This makes a very plain yoghurt that works for overnight oats, tikka masala recipes or you can add honey and chopped fruit to sweeten it.
If you only have silken tofu, don’t add soya milk, instead use 2 packs of tofu.
Soy allergy? You can use coconut cream (the canned stuff for curries; don’t add the water from the bottom of the tin) and cornflour/cornstarch as a thickener if needed.
If you have no lemon, try lime or apple cider vinegar. You need the acidity level to be right otherwise the good bacteria in the chillies can’t thrive to turn the tofu into yoghurt. In my experience, lack of lemon juice is the only reason this recipe has ever failed for me.
I’m having serious cafe withdrawals at the moment. I miss going out to cafes and ordering food that I can’t make at home. So today I decided to do what I used to do in China when I felt like this. I decided to bring the cafe to me.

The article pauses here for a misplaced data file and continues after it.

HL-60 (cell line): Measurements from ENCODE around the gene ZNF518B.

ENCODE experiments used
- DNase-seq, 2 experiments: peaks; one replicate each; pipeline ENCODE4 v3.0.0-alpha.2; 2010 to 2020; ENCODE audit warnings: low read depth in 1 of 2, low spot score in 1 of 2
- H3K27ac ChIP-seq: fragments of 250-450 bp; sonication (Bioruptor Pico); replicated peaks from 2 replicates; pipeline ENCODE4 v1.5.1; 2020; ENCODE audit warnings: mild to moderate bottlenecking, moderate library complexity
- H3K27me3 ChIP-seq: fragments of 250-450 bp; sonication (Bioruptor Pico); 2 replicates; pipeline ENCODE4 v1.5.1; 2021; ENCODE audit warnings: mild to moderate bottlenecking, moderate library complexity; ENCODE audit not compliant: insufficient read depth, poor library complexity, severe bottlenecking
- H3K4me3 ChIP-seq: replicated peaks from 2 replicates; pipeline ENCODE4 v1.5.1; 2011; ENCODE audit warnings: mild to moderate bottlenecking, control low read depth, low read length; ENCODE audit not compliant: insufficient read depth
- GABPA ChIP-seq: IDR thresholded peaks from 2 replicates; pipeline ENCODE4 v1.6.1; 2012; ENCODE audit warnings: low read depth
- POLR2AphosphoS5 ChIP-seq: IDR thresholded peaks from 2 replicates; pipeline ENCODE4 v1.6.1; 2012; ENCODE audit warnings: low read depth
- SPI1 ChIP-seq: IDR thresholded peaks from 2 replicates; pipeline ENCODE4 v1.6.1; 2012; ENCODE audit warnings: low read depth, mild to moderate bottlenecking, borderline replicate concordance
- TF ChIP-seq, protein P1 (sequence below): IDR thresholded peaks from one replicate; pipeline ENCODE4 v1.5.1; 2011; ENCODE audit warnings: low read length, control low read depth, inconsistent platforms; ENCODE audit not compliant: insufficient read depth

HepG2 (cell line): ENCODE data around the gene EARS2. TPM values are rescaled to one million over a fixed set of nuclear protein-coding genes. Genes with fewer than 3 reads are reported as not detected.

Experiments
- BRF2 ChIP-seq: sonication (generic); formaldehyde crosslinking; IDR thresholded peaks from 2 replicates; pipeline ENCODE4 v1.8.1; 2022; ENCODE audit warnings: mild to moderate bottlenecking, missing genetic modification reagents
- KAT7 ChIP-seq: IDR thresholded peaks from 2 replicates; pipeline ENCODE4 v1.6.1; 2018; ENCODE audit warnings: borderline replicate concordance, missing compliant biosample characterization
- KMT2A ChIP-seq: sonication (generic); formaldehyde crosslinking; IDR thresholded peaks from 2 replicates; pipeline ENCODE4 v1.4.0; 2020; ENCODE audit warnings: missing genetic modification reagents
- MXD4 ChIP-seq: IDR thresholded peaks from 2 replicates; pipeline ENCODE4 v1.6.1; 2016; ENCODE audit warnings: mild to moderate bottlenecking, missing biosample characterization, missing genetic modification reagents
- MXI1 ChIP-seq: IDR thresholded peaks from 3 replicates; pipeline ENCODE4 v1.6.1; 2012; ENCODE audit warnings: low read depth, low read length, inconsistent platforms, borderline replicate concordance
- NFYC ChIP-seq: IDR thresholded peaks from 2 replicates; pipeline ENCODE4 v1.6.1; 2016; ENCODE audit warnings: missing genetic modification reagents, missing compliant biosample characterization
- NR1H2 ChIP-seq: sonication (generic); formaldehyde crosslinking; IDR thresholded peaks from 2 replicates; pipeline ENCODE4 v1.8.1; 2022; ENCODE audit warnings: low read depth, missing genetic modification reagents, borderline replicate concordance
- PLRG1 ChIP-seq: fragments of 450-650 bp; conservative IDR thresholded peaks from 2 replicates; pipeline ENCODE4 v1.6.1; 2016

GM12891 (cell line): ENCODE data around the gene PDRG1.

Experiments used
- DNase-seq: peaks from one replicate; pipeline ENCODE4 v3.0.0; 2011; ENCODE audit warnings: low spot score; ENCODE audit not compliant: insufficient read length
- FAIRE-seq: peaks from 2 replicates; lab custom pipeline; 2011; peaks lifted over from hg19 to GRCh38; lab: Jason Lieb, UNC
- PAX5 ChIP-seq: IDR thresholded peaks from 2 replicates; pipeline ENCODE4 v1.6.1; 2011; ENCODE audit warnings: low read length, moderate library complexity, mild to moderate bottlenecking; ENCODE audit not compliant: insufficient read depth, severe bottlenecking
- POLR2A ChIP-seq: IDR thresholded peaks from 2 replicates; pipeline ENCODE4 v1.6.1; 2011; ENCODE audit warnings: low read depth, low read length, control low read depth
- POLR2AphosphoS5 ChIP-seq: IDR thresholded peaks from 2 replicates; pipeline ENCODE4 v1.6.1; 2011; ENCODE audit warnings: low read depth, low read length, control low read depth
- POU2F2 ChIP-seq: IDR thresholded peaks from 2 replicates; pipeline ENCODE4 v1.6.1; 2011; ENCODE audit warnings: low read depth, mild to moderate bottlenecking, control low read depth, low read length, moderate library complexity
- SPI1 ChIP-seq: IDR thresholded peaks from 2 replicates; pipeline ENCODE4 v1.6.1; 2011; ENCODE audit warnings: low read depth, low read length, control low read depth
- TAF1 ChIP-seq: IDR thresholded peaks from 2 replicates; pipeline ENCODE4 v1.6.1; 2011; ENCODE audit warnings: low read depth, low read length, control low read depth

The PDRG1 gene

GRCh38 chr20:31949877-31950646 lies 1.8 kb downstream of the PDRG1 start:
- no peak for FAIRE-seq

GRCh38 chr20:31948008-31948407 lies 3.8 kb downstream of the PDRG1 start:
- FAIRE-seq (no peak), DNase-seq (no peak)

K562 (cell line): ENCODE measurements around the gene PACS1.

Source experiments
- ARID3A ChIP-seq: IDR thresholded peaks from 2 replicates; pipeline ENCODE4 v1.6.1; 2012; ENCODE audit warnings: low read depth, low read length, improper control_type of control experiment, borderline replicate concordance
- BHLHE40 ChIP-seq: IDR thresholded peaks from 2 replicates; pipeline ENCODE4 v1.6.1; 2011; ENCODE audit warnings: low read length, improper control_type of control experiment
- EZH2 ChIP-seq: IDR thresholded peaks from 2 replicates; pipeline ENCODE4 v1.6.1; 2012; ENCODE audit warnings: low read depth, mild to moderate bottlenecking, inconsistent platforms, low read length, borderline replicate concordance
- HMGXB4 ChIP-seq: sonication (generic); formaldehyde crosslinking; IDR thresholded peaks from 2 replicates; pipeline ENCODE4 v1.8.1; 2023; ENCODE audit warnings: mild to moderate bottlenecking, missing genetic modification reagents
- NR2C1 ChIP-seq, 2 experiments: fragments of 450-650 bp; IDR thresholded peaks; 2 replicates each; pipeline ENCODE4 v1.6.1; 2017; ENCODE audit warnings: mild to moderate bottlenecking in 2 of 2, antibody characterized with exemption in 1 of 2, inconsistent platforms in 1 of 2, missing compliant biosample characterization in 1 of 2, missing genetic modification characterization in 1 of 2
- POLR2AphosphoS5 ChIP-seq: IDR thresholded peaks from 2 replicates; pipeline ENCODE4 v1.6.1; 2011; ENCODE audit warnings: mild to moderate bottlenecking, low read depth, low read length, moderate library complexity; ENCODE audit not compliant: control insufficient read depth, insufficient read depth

I was craving eggs royale, which is the salmon version of eggs benedict. It requires a bread bun, cut in half, on which a poached egg and a piece of salmon are arranged, and they’re drizzled with Hollandaise sauce.
Hollandaise sauce is notoriously hard to make, and I don’t know how to poach an egg without a poacher, and I have to avoid dairy, but I decided not to let any of that stop me from achieving my dream.
First, I found out that Emma Bridgewater mugs are REALLY well made. You can put one in a pan on direct full heat on a stovetop and it poaches an egg. It does take a few minutes but it gets the job done. That was my second attempt at poaching an egg (my first attempt was a complete disaster and resulted in an egg-splosion because I tried to do a “proper” poached egg where you basically whisk boiling water into a vortex then drop an egg into it. I do NOT have the skills for that, apparently).